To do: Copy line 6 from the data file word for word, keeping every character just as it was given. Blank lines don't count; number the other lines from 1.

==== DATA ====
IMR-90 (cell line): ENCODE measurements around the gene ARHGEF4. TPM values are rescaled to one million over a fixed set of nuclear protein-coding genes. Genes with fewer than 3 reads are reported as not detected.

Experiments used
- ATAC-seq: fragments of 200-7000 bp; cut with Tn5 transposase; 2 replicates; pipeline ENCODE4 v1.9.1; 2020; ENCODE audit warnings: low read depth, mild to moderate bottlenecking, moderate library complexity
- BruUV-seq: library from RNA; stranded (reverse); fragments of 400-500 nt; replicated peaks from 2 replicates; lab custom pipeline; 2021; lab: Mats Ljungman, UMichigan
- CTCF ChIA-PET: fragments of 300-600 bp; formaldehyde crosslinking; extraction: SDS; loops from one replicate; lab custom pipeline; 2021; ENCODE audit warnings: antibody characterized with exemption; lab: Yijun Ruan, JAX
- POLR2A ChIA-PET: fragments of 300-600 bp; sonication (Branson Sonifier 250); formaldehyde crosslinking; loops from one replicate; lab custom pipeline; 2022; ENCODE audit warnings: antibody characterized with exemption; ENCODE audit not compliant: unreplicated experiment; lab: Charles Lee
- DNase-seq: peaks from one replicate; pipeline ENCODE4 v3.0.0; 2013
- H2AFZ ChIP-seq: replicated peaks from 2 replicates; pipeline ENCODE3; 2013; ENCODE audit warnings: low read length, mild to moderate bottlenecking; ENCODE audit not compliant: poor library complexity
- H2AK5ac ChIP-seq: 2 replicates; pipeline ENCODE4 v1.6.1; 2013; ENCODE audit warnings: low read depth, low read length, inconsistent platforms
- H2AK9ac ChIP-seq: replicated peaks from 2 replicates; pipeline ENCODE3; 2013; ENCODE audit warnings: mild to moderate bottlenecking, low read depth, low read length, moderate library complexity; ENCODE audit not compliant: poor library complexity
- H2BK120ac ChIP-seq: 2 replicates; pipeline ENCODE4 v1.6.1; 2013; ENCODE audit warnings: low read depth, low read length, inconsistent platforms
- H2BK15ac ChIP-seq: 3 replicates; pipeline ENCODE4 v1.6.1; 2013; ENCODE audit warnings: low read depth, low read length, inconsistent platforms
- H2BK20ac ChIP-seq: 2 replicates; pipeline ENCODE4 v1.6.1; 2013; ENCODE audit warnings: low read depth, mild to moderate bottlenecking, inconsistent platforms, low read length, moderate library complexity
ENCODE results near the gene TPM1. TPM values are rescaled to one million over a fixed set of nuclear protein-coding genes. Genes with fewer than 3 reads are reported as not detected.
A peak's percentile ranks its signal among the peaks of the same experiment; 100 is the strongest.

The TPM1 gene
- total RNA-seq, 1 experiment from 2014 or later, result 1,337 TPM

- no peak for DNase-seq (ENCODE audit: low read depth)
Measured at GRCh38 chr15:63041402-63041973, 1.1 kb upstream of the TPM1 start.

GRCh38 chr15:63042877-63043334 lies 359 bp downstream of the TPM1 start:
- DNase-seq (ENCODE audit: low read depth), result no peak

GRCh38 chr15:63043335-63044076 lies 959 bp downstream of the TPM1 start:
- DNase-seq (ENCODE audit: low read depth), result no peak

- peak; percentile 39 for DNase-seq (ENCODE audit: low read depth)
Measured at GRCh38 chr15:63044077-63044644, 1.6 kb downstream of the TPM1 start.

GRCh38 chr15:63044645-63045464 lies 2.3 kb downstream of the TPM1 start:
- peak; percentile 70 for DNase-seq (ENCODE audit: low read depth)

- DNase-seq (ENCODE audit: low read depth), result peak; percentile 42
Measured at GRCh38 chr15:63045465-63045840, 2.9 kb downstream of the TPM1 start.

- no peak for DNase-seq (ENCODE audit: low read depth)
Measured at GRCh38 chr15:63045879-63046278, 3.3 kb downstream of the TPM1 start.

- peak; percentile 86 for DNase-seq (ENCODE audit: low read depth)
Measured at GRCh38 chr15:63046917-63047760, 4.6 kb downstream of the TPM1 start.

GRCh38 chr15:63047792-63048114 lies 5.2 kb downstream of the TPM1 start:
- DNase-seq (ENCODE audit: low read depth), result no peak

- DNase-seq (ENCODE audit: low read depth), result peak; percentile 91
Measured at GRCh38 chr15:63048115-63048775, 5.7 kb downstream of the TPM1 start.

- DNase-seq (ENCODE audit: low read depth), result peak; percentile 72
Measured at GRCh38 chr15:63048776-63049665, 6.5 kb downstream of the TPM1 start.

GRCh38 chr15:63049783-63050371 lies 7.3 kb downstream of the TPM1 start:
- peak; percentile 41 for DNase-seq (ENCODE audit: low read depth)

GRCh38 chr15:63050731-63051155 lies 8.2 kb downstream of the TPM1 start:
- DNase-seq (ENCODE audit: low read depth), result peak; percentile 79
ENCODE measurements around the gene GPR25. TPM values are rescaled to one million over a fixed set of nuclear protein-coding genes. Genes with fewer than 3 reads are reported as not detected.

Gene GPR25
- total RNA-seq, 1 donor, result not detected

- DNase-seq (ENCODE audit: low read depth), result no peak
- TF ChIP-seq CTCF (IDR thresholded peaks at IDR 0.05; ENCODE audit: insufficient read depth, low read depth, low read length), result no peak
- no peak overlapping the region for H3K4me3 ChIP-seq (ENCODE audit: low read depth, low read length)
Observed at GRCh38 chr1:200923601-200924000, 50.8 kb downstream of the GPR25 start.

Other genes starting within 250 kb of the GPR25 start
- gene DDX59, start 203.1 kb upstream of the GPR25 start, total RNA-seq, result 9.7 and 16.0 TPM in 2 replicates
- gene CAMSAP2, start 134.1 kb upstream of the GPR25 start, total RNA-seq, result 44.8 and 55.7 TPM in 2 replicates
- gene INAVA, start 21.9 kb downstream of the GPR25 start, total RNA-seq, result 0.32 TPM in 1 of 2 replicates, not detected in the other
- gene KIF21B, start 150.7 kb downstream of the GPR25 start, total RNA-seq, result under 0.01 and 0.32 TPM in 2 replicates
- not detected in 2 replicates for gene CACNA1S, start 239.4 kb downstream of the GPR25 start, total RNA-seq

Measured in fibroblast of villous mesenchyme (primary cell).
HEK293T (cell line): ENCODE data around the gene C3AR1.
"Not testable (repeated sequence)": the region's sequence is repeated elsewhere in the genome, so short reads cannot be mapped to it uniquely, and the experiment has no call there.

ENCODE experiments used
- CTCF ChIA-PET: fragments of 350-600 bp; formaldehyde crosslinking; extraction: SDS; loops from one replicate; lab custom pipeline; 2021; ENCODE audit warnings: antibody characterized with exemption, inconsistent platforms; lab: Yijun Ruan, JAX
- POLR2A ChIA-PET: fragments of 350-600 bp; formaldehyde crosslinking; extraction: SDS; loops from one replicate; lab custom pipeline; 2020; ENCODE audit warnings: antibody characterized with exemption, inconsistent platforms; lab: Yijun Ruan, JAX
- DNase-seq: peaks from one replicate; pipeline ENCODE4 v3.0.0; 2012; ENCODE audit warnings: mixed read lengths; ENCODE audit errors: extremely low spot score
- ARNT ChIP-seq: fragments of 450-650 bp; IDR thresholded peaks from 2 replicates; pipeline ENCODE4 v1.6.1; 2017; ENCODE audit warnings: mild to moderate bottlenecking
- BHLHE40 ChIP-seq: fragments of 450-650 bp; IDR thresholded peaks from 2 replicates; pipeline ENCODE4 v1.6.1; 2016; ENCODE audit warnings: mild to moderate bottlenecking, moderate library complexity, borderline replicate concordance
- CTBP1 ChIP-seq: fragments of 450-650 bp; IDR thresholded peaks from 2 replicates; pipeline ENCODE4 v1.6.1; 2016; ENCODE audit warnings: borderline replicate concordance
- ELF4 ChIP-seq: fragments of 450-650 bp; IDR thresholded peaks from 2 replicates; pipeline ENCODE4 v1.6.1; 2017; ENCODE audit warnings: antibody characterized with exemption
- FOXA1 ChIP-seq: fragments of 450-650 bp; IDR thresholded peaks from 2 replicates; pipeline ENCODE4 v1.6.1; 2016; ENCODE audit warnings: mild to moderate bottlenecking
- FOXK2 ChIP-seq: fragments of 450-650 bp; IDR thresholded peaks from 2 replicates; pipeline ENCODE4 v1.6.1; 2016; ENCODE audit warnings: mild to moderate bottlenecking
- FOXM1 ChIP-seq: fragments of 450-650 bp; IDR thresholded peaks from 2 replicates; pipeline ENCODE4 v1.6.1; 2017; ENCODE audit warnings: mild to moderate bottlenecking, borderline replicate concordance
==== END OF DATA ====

- POLR2A ChIA-PET: fragments of 300-600 bp; sonication (Branson Sonifier 250); formaldehyde crosslinking; loops from one replicate; lab custom pipeline; 2022; ENCODE audit warnings: antibody characterized with exemption; ENCODE audit not compliant: unreplicated experiment; lab: Charles Lee